Writer of the Week: Silvina Ocampo

After a brief hiatus over the month of September, Writer of the Week is back! To mark the return of the column, there’s no better way than to begin with one of my favorite Spanish writers, Silvina Ocampo.

Silvina Ocampo was born in Buenos Aires, Argentina, in 1903, becoming the youngest of six children. She began as a student of the plastic arts, having traveled to Paris to study with artists such as Giorgio de Chirico and Fernand Léger. The influence of her older sister, Victoria Ocampo, founding editor of the journal ‘Sur,’ and the acquaintance of writers Bioy Casares and Jorge Luis Borge inspired her to begin writing.

One of her earliest publications is Viaje Olvidado, published in 1937. Later publications include Autobiografía de Irene, La furia y otro cuentos, Las invitadas, Los días de la noche, and La naranja maravillosa.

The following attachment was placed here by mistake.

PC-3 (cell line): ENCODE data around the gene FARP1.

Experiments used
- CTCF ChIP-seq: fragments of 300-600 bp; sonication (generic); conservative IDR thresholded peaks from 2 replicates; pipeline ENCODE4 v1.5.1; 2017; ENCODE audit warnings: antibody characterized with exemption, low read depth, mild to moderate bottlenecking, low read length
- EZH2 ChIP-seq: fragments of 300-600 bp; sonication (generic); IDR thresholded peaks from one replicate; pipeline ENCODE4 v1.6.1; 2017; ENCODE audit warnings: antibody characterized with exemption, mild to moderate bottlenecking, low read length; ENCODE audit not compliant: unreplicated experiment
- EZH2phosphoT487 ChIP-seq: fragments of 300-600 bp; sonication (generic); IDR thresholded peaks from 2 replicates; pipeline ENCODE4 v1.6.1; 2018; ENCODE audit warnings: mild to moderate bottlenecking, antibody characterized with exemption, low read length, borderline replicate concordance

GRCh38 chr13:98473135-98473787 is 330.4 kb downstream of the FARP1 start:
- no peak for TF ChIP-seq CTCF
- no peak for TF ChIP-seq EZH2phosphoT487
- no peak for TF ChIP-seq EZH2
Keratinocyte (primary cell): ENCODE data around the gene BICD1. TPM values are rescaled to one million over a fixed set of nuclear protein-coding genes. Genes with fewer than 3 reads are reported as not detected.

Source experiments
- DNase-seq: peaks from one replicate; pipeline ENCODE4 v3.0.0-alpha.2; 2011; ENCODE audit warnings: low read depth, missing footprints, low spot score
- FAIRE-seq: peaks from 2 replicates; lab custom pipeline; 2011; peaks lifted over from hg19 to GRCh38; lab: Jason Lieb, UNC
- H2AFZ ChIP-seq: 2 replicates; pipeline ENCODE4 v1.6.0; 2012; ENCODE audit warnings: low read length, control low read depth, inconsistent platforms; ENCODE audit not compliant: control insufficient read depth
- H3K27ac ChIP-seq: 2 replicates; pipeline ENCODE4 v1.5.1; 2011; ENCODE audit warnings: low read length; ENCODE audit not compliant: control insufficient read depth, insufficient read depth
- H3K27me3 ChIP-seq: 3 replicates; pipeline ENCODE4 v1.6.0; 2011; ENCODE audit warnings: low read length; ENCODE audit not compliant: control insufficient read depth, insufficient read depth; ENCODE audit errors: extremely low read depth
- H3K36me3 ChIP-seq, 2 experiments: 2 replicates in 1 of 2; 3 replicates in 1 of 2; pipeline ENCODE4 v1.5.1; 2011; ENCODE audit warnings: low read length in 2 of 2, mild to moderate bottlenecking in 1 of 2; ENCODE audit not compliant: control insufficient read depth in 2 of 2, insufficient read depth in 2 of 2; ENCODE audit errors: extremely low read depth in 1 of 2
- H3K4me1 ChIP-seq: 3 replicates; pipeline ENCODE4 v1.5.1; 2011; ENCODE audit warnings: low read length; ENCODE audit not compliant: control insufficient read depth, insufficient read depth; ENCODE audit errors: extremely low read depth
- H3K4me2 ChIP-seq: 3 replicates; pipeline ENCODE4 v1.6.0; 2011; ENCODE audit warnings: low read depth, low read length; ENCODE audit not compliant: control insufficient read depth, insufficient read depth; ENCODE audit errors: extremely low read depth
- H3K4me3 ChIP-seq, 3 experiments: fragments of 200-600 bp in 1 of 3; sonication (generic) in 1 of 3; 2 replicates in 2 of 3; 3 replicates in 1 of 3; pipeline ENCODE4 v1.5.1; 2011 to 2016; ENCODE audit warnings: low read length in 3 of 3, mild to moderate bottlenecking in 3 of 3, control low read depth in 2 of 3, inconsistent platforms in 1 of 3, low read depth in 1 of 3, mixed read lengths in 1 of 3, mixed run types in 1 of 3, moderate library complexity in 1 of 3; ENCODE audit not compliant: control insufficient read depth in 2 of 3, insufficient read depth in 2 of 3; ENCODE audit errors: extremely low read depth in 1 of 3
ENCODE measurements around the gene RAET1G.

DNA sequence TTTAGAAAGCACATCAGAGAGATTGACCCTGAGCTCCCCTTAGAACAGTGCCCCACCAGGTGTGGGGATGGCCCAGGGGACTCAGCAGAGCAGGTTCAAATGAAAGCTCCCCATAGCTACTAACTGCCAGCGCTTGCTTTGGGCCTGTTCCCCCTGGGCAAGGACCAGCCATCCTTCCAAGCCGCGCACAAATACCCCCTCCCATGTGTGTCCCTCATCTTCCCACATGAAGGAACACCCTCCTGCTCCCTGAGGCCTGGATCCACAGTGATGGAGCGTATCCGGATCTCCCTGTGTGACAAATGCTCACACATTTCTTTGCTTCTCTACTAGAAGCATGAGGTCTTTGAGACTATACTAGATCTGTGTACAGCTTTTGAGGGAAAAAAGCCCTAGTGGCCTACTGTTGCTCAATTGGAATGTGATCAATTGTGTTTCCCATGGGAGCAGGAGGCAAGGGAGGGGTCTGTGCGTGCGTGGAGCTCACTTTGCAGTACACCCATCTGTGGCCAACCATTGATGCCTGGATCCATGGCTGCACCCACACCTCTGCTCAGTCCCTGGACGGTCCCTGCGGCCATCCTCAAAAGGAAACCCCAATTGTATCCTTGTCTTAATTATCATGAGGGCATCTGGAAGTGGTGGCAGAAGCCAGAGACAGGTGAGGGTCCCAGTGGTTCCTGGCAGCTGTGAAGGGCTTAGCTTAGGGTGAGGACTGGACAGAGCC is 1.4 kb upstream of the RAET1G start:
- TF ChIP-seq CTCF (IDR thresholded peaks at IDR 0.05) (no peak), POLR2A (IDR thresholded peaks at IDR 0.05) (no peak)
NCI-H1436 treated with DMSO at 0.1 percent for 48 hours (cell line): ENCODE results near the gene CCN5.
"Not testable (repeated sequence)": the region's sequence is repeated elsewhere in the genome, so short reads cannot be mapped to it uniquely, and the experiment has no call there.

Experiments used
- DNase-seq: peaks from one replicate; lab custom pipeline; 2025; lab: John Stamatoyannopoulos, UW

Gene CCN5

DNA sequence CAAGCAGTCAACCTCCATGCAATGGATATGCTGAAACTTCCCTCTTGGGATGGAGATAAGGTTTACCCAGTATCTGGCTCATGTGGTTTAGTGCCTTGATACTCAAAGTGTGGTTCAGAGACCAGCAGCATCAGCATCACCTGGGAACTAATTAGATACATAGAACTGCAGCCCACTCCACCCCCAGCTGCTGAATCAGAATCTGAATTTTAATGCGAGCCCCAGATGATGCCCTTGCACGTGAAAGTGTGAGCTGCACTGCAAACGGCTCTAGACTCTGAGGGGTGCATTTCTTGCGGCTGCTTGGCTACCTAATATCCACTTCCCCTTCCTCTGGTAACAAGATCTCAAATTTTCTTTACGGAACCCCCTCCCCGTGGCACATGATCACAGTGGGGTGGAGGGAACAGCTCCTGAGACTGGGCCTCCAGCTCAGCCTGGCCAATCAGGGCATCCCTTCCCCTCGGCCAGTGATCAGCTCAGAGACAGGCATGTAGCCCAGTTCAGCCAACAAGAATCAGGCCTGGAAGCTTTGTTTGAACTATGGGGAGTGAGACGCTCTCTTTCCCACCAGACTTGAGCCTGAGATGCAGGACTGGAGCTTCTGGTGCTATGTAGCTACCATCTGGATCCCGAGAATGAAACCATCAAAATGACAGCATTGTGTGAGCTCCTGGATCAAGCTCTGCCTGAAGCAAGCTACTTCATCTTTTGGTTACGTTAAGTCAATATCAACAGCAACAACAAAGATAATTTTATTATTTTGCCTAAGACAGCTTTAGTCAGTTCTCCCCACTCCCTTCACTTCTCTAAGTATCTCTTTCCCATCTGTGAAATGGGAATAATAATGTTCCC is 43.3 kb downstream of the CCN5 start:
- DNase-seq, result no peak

Ocampo’s style mixes the fantastical with the everyday, creating worlds where everything is possible and yet things remain normal (to an extent). Although she borrows elements from the tradition of the fantastic tale, the way she executes them is what has brought her appraisal within the literary community. Her ingenuity allows her stories to stand from other fantastical tales.

It is not only the ingenious manipulation of this elements but also the blending of said elements with the everyday what makes her stories stand out. Putting fantastical happenings on rather familiar and, to an extent, uninteresting scenarios creates a more vivid and appealing experience for the reader.

Most of her prose is narrated from the perspective of children, creating an innocent perspective of reality and adding to this quasi-oneiric atmosphere. Her narrative also tends to distort the barrier between the child world and the real world, sometimes creating stories that place in fantastical yet scary universes.

If you want to read more of her works in the original Spanish, you can check out some of her collections at Hoover Library. You can also find translations of her works here.